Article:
Celestron FirstScope Review

Photo: Celestron FirstScope

The FirstScope and included 20mm and 10mm eyepeices.

Small, inexpensive telescopes have an appeal all their own. Ideally they are simple to use and though they don’t collect the most light or have the highest quality optics or most robust construction, under a clear night sky they can reveal a host of wonders. In practice few of these cheap telescopes actually live up to these aspirations and many of them are so flawed in optics or mechanics as to be more frustrating than fun.

The Celestron FirstScope (you can also find it at Amazon) is a small, 76mm, reflector that has interested me for some time. It is incredibly inexpensive; the regular price is under $50 and I’ve seen it on sale for under $35 from time to time. So what makes the FirstScope any different from countless other cheap telescopes?

The FirstScope’s design has some good things going for it. The simple alt-az mount is inexpensive to make yet sturdy, overcoming one of the most common problems with cheap telescopes – the flimsy mount. The short, 300mm, focal length makes it capable of relatively wide fields, which is very helpful for learning your way around the night sky, while the 76mm aperture is enough to view many of the brighter Messier objects in addition to the Moon, planets, and double stars.

There are optical concessions. The mirror is spherical rather than parabolic, the adverse effects of which are exacerbated by the short focal length of the scope. The take away is that you shouldn’t expect the FirstScope to be a great performer at higher powers on the Moon or planets.

Most reflector telescopes allow the primary and secondary mirrors to be aligned – a process called collimation. The FirstScope’s primary is fixed to the back of the OTA and while the secondary can be adjusted, in practice the spherical mirror and lack of center spot make it difficult.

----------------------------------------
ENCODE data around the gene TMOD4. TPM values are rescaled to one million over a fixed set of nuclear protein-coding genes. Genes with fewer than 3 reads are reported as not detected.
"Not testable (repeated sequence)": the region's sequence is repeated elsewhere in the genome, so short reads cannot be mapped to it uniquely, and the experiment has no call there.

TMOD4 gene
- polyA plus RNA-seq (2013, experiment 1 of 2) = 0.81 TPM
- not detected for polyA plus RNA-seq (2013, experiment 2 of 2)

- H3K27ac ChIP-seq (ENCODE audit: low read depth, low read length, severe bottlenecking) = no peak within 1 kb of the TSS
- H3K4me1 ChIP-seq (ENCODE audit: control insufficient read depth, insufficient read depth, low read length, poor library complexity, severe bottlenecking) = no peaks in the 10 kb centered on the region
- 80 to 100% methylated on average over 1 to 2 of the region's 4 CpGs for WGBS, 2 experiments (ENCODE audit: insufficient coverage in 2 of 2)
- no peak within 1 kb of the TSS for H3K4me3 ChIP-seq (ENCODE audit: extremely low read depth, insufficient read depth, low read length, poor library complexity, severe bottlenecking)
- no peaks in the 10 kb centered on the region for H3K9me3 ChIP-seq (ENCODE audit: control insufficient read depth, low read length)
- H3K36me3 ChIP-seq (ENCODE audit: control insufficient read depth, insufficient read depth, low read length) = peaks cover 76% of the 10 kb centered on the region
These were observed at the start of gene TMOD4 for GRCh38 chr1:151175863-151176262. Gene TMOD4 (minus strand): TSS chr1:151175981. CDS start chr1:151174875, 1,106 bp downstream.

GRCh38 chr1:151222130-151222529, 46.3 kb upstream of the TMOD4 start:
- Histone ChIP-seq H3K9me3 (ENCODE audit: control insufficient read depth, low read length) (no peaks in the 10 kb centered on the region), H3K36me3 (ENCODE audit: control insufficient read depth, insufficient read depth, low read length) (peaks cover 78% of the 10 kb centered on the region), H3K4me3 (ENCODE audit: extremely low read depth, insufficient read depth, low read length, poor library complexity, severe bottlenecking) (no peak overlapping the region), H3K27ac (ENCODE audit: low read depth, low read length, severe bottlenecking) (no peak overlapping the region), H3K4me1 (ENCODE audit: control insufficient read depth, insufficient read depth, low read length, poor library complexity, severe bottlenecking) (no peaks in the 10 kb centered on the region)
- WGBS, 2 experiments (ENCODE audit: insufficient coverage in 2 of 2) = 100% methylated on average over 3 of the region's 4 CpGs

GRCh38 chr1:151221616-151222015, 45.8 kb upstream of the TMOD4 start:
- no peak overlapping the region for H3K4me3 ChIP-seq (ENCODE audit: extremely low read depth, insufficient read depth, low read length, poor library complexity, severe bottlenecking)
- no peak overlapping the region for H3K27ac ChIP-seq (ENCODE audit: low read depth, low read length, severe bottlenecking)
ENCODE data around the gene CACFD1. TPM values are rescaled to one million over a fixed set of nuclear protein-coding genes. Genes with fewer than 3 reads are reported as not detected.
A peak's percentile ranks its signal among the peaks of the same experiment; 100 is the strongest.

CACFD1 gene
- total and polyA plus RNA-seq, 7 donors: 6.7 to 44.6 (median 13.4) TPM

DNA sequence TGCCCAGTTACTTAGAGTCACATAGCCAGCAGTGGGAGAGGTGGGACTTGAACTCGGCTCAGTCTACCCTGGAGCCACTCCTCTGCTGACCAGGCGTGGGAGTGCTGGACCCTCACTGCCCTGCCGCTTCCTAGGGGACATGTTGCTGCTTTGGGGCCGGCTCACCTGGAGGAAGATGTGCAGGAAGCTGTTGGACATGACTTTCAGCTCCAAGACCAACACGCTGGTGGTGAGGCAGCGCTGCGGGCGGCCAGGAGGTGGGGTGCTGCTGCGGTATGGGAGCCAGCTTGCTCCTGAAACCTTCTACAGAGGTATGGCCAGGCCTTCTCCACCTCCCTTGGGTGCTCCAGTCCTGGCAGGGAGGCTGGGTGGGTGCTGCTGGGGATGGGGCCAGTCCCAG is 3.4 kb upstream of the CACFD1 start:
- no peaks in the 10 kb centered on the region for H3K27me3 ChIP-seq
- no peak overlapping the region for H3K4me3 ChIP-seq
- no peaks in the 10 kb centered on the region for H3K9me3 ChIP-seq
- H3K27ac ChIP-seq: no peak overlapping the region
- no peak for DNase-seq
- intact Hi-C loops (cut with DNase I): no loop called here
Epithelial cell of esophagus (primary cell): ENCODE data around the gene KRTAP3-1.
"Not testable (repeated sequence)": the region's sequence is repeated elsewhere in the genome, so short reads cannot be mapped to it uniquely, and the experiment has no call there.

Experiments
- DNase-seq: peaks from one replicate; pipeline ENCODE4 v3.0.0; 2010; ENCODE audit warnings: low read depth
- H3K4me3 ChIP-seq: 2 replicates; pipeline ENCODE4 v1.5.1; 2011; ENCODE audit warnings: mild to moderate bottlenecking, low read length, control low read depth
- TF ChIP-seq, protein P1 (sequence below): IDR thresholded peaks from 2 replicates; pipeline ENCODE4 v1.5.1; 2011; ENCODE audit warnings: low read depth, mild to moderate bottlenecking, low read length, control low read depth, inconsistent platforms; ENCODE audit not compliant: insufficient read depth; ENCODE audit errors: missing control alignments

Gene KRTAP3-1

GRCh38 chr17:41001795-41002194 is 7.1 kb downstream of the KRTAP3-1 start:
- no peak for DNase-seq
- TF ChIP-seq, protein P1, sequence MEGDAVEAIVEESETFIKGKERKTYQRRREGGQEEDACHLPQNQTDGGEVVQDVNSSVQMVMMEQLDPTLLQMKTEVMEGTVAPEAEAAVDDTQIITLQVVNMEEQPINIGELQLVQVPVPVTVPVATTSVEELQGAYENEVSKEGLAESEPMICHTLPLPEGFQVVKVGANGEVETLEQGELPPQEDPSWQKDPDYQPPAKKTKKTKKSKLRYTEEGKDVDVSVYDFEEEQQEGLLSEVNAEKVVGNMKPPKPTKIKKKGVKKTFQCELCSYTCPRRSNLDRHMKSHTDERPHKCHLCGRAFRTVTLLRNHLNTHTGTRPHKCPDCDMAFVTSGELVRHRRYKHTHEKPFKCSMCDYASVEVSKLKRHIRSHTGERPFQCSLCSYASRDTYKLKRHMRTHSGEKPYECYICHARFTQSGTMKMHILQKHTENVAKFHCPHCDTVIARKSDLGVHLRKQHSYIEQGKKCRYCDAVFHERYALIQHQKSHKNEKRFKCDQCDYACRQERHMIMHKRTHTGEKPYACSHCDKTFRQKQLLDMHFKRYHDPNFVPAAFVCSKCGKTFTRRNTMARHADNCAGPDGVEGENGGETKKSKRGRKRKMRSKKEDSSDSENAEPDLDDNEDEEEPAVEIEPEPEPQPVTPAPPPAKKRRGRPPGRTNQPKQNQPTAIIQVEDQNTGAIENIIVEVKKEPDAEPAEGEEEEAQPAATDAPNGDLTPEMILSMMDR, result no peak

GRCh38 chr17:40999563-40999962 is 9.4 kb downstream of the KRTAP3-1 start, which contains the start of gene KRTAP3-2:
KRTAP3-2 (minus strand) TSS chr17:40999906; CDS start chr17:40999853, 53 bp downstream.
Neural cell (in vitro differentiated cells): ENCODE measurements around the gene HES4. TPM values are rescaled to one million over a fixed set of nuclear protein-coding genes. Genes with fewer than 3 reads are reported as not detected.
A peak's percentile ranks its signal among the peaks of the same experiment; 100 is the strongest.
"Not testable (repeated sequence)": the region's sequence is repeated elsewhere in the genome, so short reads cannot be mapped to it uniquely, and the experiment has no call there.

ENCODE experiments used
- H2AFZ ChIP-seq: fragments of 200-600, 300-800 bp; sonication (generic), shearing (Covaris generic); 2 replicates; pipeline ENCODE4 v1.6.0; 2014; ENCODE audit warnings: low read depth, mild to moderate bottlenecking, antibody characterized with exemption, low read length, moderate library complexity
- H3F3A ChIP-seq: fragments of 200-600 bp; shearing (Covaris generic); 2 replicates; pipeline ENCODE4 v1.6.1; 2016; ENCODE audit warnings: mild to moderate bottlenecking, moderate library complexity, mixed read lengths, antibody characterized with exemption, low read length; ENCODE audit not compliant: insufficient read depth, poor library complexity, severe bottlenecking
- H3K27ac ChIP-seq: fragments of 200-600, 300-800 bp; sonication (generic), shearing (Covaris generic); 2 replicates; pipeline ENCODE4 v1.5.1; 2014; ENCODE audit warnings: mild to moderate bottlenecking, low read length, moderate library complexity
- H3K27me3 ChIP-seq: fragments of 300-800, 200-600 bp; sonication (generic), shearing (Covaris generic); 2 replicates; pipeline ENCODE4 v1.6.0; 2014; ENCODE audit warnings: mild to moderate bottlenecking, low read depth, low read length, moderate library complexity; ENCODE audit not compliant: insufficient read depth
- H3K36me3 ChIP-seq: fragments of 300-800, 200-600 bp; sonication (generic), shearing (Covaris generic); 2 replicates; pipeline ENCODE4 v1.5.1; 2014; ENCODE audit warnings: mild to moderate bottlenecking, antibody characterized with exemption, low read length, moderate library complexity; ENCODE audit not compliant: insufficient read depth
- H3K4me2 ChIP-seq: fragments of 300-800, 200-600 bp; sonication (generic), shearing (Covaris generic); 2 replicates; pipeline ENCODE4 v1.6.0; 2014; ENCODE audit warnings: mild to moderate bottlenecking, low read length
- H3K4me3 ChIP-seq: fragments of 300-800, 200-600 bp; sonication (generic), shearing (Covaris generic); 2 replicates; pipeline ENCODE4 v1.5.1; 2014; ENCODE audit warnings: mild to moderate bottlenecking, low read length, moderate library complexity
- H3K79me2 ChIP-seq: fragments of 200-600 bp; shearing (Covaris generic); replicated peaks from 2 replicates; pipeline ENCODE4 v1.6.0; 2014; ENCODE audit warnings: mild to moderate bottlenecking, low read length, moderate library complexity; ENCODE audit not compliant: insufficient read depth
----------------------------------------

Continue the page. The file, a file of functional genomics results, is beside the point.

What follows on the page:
Despite its compromises I thought the FirstScope could have potential as an inexpensive wide field scope and when I saw the price drop once again under $35, I couldn’t resist the call.

First Impressions

The Celestron FirstScope and AWB OneSky

The Celestron FirstScope and AWB OneSky Telescope

The scope is shipped fully assembled. All that needs to be done is to pull it out of the carton, remove the dust caps from the end of the tube and focuser, and insert an eyepiece. The FirstScope is truly small, measuring about 13.5″ high and weighing under 4lbs. The Optical Tube Assembly (OTA) itself is about 10.5″ long.

The OTA and base feel surprisingly well made for the price. The mount seems solid and has adjustable tension for smooth movements, though adjusting the azimuth motion requires a couple of wrenches. The included eyepieces, a 20mm Huygens (15x) and 4mm Symmetrical Ramsden (75x), are simple two-element designs. No finder is included but the OTA has mounting studs for one.

A minimal single-page instruction sheet is included with the scope. You can download a more comprehensive manual from Celestron’s website.

Under the Stars

Like all reflectors the FirstScope gives an image that is rotated 180º when viewing from behind the scope. While not an issue for astronomy (after all, there is no right-side up in space) it does make the scope less suited for daytime use than other designs.

The table-top mount requires a sturdy surface for observing. My first time out I tried putting the telescope on the hood of the car as, being February in Massachusetts, the backyard picnic table was buried under a snow pile. I quickly realized this made it difficult to get the scope aimed where I wanted. Admitting defeat, I went back inside to fetch a kitchen stool for the scope and a compact camping chair for me. This turned out to put the scope in a very good position and I was now ready to observe. In my coat pockets I had the included 20mm and 4mm eyepieces as well as 25mm, 20mm, and 10mm Plossls.

Even when positioned well aiming the scope can be tricky without a pointer of some kind. I’d recommend adding a red dot unit (Celestron StarPointers may be found on eBay for $10 shipped) or attaching your own sighting device to the provided finder studs. For this session I had no pointer but got the hang of aiming the scope after a little while, especially once I started using a 25mm Plossl for a finder eyepiece (more on the eyepieces in a bit).

With the 1st Quarter Moon lightening the sky I started looking for Comet Lovejoy which is now below 5th magnitude. After spotting the comet in a pair of 8×40 binoculars, I was able to find the comet in the FirstScope using the included 20mm Huygens eyepiece. The view here wasn’t very different than in the binoculars; not much more than a fuzzy looking star. I put in the 4mm Symmetric Ramsden not expecting to see much but after adjusting focus was treated to a great view of the pseudo-nucleus and coma.

Next I put the 20mm Huygens back in the focuser and pointed the scope at the Pleiades. The view was a bit disappointing. The 20mm Huygens barely fit the entire cluster within the field of view and the outer 50% of stars were blurry. Hopeful that the eyepiece was to blame I switched to a 20mm Plossl. Now there was the Pleiades cluster that I know and love! The entire cluster was now easily visible with room to spare and the view was sharp across the field. What a difference an eyepiece can make.